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The Cultural Work of Competing Fashion Literatures in Nineteenth-Century America (2021-)

Samira Spatzek, Research Area 1: "Competing Communities"

Postdoctoral Research Project

This research project investigates the cultural work of “fashion literatures,” i.e. novels, fashion-oriented periodicals, women’s magazines, and historical newspapers in the United States at the turn of twentieth century. The overarching goal is to examine how various literary communities both negotiate and navigate diverging ideologies of fashion across genres while competing for their own ‘fashionability.’ Within this conceptual framework, my project carves out how notions of literature and fashion have mutually constituted each other and reveals the ways in which these notions relied on racialized gender norms.

In general, the period under investigation was shaped by socio-political developments such as industrialization, urbanization, and the rise of corporate capitalism. With nascent consumer culture and attendant increased accessibility to middle- and lower-class levels, the social significance of clothing and fashion would be transformed in this context as well, particularly in the steadily growing metropolitan centers. At the same time, the rise of periodicals and magazines accessible to a wider public changed established print culture practices influencing daily life and affecting political discourse on nation, race, and gender. In analyzing a corpus of both canonized novels and less readily available narrative texts and other documents, I intend to examine how these texts both navigate and mediate various notions of fashion, ranging from representations of dress to the ways these texts enter competition regarding their own ‘fashionability’ in the literary market.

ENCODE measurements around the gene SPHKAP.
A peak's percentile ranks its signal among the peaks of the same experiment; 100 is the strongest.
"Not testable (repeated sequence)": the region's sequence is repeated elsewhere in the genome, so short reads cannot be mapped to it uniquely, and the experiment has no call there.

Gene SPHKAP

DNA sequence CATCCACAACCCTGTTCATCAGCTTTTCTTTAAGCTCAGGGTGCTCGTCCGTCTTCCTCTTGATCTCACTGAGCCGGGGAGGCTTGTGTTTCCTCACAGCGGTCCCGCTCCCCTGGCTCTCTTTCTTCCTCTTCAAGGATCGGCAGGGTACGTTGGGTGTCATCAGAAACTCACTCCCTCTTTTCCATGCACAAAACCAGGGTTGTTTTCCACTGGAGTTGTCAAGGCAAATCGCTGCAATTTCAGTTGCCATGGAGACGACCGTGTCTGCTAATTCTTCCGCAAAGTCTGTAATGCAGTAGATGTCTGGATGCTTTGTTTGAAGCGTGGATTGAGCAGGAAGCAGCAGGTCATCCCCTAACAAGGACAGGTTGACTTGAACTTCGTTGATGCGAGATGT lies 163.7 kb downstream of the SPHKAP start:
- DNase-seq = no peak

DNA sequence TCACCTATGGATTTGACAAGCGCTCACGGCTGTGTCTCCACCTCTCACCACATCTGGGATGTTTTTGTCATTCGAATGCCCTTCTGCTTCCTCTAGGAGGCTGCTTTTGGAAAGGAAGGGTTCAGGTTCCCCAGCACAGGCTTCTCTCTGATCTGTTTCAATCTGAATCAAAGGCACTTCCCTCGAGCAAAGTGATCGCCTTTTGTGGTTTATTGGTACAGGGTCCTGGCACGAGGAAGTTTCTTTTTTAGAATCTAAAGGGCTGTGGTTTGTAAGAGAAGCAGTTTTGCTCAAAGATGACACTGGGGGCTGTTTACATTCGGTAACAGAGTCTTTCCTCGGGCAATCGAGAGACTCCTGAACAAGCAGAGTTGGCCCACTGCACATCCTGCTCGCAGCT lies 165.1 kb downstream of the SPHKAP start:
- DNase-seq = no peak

My project thus analyzes the cultural work (Tompkins) of fashion in and as literature and it stresses praxeological aspects of aesthetic self-performance and aesthetic self-historicization. In this context, it takes special interest in the ways fashion(able) texts both create and consolidate specific versions of white femininity. The period under investigation not only witnessed white women’s struggle for participation in US civil society and recognition as subjects thereof. It was also shaped structurally by Jim Crow legislation after the official abolition of slavery. Scholars of slavery continue to remind us that “the changes wrought by [the] massive [...] revisioning of citizenship also instituted a collective crisis [in the wake of the Civil War] since black exclusion and subordination formerly had defined membership in the civic and political community and the scope of rights and entitlement” (Hartman 183). The project follows these arguments by suggesting that white femininity established itself vis-à-vis the entry of millions of formerly enslaved Black people into the body politic and that fashion literatures participated in this dynamic. By tracing this kind of gendered and racialized ‘competition’ through fashion(able) texts, the project further seeks to contribute to recent debates on fashion’s colonial, imperial underpinnings (Baxter) and adds a perspective cognizant of slavery’s longue durée.